Traditions grow out of the re-telling of the same stories with opposing facts.
So it's no surprise that traditions change, as generations move on, and interpret these facts in a way that is comfortable for them.
These changes should have little effect on the basic belief that God exists and is the creator of all things, if you believe that. If you don't, then it only adds fuel to the debate of those non-believers.
It's hard (understandably) for non-believers to accept such a factually flawed text; as evidence of a God and creator of all things, the guide to the only moral way to live, and thus acceptance to eternal life.
Those are big conclusions to come to, based on such flawed texts.

Andy said...

Anon: they're only flawed if you hold them to a standard they weren't aiming it. It sounds strange to us today, with our culture of total-access information, fact-checking, etc., but the Gospels weren't written with the intent of serving as a biographical reference or accurate historical report. I know, we've all been taught that's what they are, but they weren't meant to be understood that way. The authors had an agenda to advance, that is sure, and in our era of propaganda, we are immediately suspicious of that. But the difference here is that the authors did not intend to deceive their readers, they did not intend for readers to think this was literal history. The style of writing at this time and place -- as evidenced from the "lives" of other contemporary figures that were written -- was to craft a story that communicated more the "idea" or "persona" of the person than a regurgitation of facts. The Gospels are hopelessly contradictory if you try to take them as literal history; but if you take them as artistic portraits of Christ, the picture that emerges is complex and challenging but completely coherent.

Jim said...

Actually, homes in that region and time *were* divided into upper living quarters (the "inn" or "upper room" or "house") for humans and downstairs "stables" for animals during the night. The heat from the animals often kept the upper levels warm (smelly yes.....if only someone remembered the damn incense). Also, it's very likely that Joseph and Mary stayed with relatives who all gathered during the census, hence the lack of room at the "inn," or the upstairs.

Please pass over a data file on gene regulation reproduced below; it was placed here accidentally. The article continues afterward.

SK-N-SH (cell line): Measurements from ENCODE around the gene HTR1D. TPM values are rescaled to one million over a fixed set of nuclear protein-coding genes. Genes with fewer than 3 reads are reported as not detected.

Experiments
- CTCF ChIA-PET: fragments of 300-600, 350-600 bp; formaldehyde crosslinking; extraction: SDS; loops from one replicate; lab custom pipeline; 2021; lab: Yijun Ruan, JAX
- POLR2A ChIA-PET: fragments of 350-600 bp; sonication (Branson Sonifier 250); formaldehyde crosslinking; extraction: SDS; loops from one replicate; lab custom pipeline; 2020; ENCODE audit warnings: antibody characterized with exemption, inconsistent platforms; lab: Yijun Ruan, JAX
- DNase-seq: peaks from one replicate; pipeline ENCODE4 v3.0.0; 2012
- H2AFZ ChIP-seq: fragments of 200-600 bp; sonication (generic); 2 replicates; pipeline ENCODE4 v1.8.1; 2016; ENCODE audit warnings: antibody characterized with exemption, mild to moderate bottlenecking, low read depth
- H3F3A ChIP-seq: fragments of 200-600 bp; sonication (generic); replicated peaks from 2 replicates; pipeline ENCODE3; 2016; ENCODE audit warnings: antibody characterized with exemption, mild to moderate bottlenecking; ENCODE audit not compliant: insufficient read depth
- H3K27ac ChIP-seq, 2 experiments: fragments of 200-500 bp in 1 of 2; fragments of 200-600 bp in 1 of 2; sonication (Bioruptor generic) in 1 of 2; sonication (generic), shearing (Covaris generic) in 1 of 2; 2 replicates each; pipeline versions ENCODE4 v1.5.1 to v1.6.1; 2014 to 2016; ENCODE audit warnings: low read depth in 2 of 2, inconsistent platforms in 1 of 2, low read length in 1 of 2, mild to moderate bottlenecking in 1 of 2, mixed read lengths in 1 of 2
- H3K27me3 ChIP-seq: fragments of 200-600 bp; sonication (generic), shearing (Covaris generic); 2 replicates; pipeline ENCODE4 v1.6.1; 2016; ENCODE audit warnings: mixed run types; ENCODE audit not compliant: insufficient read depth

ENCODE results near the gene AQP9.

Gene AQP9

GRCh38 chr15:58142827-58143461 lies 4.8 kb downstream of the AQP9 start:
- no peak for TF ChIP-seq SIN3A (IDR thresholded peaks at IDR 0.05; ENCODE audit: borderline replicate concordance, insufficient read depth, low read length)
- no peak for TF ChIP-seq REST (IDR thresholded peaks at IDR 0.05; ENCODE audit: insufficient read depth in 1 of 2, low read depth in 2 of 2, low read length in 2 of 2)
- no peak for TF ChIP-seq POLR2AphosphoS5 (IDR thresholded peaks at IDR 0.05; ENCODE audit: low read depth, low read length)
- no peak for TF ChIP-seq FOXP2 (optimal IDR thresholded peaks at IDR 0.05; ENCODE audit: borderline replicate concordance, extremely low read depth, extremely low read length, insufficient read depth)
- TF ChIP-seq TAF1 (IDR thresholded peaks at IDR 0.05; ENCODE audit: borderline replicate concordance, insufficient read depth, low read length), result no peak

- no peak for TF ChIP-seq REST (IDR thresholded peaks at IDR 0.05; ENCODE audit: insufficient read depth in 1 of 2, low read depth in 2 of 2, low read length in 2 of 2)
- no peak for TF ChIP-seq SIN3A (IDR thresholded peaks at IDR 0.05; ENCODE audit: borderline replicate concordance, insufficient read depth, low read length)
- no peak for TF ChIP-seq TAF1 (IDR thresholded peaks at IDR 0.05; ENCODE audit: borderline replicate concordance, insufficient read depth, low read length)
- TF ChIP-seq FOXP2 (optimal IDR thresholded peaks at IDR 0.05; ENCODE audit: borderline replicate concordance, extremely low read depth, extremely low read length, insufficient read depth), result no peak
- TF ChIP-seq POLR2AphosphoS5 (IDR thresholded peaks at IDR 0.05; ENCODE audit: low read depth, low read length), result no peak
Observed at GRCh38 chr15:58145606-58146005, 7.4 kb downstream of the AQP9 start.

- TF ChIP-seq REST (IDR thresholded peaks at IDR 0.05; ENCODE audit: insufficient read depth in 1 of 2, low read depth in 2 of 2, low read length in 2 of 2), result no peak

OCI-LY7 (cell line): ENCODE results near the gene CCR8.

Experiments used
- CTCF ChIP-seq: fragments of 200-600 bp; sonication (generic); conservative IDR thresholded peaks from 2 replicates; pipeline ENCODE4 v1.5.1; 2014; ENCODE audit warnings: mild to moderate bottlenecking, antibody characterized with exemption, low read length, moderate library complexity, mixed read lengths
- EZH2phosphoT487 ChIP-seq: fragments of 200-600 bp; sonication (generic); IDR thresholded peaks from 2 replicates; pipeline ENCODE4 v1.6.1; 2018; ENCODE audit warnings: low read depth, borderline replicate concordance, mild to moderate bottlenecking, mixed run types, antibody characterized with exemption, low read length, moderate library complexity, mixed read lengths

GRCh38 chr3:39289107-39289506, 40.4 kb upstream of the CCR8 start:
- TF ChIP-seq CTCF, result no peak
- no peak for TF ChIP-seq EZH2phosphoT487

Andy said...

Those are some pretty crappy relatives to make a pregnant lady give birth in the barn.

Jim said...

There was probably just more room to thrash downstairs.

Jim said...

And hay is just fabulous for sopping up placental juices.

kr said...

I agree with Andy.

And 'thrashing' is a result of stupidass Western "medical" practices,* btw. Natural births, barring serious complications, simply don't involve that sort of thing.

If she was with or near any female relative, they would have been supporting her, from what I understand of those cultures. Not to mention that the strength of the well-known cultural host/guest relationship expectations casts serious aspersions on a homeholder who relegated such a gravid woman to a barn ...


* "medical" practices: laboring/delivery on her back (yes, they still make women do this in some American hospitals: WTF?? dumbass aristocratic, patriarchal idiocy that has not only NO medical support, it is measureably counterproductive to both mother and baby); constant monitoring/interuptions (this is just stupid); strangers, and especially male strangers, being anywhere near the laboring woman ... these things are just starters, ignoring technological medical interventions like shots and monitor belts ...

sorry, jim, if I come on too strong, but speaking so casually/derogatorily of birth is really very offensive ... messy it is inherently, but stupid it is only because "civilization" has made it so.

Jim said...

I have said nothing offensive. Birth can be messy, and birth can require room. That's all I meant. The word "thrash" was used humorously. Birth and humor can go together.

kr said...

Non-Poles shouldn't make Dumb Pollack jokes, only lawyers should make lawyer jokes, only blondes should make blonde jokes. And of course each of those groups, like blacks with n-word "jokes," is struggling to decide whether the "funny" is worth even minor propigation of the negative stereotype. Because, let's face it, if the negative stereotype didn't seem at least a little true to us still, the jokes wouldn't work.

To suggest that a brithing woman would be [oh so inconveniently to the household] "thrashing" is derogatory towards birth and birthing women, represents societally imposed anti-woman prejudices and abuses, and implies that birth and birthing women should be shunned or excluded.

Humor and birth? Sure. I was even willing to admit your placental juices comment as kind of funny, although grosser than I usually prefer with humor--but the grossness was at least a reflection of real life. (You should hear mothers talk about placentas sometime--you bet we get to laughing.)

The "thrash" comment, not so much, and it was to that I objected.

Andy said...

placental juices

*(scream)*

kr said...

(sorry--just quoting : P )